Technical, scientific support has been critical to support the advocacy of Pacific leaders and their ability to mobilise wider political support.

Building the capacity to achieve such outcomes within the regions of the world that confront these problems most sharply is a significant challenge. Aid policy can play an Important role in this respect – for example, by supporting capacity building through investment in local institutions such as universities rather than funnelling aid money back into donor countries through consultancies.

The scientific dominance of the global north is every bit as disempowering and threatening as post-colonial political domination.

For countries in the developing world, capacity building in research is critical to supporting their own countries. Another good example of this is found in the High Ambition Pacific coalition led by the Marshall Islands which secured significant support from European countries and elsewhere, in their campaign for a 1.5 degrees emissions target at the COP21 meeting in Paris in 2015.

Science-policy-advocacy alliance
This coalition was a good example of a science-policy-advocacy alliance which did not come from the global north.

Scientific as well as policy collaborations between the global south and the global north are certainly possible but it also the case that scientific research and intervention in the countries of the south from the outside can very easily reinforce the political domination that politicians and policy-makers from the south so often experience in international forums and through the aid policies bestowed upon them from outside.

The aggressive assertion of the privileges of Western science to do research in developing countries at the expense of building local capacity demonstrates another side of this post-colonial experience. It is impossible to credibly talk of “giving voice to the ‘disadvantaged’ and ‘vulnerable’” where the research practices of outside researchers and their institutions cripple the ability of local researchers to speak.

Yet, researchers in the Pacific are more effectively operating at the cutting-edge of the science-policy interface than many outside the region may understand or recognise.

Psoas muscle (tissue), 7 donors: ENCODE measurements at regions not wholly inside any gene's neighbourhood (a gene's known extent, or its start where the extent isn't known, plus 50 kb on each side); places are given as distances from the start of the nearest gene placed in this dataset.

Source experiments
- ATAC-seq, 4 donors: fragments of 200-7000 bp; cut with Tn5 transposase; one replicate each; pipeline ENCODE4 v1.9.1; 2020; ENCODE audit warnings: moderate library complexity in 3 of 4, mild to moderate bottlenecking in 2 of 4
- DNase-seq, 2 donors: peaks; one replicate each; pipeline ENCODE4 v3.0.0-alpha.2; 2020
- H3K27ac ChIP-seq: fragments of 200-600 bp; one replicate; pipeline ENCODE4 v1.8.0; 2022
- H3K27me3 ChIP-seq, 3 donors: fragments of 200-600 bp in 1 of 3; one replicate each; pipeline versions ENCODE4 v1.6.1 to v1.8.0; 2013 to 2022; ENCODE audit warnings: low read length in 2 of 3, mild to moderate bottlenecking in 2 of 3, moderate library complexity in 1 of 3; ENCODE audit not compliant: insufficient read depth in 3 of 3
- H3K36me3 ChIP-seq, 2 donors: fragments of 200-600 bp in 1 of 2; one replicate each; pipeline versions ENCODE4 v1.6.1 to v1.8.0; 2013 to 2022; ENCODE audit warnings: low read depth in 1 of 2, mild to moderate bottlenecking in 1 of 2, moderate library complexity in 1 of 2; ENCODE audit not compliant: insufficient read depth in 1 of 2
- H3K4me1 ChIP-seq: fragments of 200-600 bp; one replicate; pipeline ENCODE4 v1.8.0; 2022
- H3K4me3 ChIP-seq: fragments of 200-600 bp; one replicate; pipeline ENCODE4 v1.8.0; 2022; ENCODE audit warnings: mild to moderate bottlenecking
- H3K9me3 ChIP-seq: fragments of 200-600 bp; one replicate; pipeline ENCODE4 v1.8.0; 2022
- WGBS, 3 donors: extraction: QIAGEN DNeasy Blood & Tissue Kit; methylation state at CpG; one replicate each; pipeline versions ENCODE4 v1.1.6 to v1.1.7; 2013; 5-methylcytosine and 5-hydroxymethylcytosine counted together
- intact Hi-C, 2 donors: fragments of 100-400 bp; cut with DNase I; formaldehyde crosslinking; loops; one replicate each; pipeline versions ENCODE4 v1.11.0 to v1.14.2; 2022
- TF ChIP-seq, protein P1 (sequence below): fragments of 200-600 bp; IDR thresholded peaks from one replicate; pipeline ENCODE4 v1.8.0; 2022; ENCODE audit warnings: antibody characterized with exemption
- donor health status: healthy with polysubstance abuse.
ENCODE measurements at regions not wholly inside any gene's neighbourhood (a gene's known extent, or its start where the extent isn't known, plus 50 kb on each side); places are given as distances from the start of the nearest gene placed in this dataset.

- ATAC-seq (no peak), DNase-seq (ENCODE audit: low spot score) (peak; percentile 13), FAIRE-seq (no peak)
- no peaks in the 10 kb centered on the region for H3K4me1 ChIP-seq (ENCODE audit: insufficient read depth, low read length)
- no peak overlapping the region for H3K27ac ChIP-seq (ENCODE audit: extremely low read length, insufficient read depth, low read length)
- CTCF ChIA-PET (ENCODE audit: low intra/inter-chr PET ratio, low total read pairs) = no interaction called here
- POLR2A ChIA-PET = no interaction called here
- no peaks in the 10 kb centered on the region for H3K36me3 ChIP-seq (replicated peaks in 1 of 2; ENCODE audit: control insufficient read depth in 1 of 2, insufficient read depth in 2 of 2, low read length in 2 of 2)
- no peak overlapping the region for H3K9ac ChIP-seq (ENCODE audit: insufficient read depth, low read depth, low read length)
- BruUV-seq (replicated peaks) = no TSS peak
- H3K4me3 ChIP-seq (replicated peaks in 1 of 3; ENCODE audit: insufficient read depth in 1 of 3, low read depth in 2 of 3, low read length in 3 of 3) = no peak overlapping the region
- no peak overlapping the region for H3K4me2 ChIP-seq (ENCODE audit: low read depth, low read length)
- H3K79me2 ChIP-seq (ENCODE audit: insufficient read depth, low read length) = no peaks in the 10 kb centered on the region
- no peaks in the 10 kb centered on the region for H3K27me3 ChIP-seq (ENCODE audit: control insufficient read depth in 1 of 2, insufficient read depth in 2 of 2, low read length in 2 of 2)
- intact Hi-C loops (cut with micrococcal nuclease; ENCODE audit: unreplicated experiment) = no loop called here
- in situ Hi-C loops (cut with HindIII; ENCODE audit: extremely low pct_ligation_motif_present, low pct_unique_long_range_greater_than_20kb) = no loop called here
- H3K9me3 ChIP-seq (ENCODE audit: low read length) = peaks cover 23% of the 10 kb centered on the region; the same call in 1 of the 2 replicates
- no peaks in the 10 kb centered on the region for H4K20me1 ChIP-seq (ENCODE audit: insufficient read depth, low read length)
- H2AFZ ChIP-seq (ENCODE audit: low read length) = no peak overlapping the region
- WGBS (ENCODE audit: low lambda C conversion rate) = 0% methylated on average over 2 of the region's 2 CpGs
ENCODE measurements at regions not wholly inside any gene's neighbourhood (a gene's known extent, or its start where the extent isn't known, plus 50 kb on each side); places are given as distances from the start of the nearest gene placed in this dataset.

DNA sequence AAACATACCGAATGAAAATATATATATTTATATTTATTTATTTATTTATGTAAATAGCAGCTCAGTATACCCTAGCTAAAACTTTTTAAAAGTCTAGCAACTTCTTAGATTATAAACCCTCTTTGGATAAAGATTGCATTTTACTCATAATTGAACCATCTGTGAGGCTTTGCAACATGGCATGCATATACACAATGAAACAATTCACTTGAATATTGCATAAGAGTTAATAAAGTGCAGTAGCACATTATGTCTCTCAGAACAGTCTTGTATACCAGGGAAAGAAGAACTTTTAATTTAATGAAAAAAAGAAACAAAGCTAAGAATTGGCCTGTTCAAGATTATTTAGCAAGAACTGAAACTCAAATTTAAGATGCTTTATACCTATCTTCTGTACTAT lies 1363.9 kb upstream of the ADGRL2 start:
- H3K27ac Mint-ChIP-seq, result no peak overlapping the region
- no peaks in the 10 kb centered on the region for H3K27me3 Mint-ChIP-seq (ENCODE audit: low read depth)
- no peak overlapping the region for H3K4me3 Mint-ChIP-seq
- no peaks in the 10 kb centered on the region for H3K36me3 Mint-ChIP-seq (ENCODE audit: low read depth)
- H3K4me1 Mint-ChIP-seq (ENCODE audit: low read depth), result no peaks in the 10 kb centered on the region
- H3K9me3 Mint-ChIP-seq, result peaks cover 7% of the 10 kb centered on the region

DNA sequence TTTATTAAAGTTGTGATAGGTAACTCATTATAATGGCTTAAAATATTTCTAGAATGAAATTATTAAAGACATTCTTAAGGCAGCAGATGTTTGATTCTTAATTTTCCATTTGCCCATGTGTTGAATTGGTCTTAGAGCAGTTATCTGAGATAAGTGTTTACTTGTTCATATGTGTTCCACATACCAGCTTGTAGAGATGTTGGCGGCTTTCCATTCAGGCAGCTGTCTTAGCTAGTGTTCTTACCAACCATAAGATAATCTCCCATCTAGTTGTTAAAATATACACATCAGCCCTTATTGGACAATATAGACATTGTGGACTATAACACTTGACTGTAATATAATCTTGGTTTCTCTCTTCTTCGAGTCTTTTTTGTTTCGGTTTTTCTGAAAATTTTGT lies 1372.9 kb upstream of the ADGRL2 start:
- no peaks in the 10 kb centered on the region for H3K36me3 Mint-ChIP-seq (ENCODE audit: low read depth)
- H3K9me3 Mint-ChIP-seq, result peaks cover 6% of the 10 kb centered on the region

In our own case at USP, genuine collaboration across the boundaries of south and north have been possible but just as our leaders and our communities have had to fight against patronising notions of “vulnerability” our scientific need is to build our own capacity to effectively engage with the priorities of our own region and its people. We aim to build a scientific and research capacity that is neither dominated by or exploited from outside.

So, in summary, the tensions that have traditionally been used to characterise the science-policy interface greatly oversimplify the reality. They oversimplify it at an abstract level by whether by characterising science as disinterested or by characterising the aim of policy-makers to rational and evidence-based.

They also oversimplify the relationships within and between scientific communities, ignoring the social interests and power structures that serve the continuation, whether intentionally or not, of post-colonial domination, restricting opportunities to build scientific capacity which enables the achievement of locally determined priorities.

Professor Derrick Armstrong is deputy vice-chancellor (research, innovation and international) at the Suva-based University of the South Pacific. This was a presentation made at the concluding “creative tension” panel at the DevNet 2018 “Disruption and Renewal” conference in Christchurch, New Zealand, last week.

Professor Derrick Armstrong speaking with other members of the final “creative tension” panel at the DevNet 2018 development studies conference. Image: David Robie/PMC

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MIL OSI – Source: Evening Report Arts and Media

Pacific’s brightest minds gather for Oceans and Islands research summit

By Blessen Tom

In a bold and innovative move for researchers, the two-day inaugural Oceans and Islands conference today brought together the brightest minds of the Pacific to demonstrate what they do.

Oceans and Islands – a showcase for the region hosted by the NZ Institute for Pacific Research (NZIPR) – was opened by the Minister for Pacific Peoples, Carmel Sepuloni, this morning.

“I really do have the privilege of being able to witness the great contribution that Pacific leaders, academics and communities make to Aotearoa and globally,” the minister said.

READ MORE: Pacific aid mapping tool aimed at improving transparency in region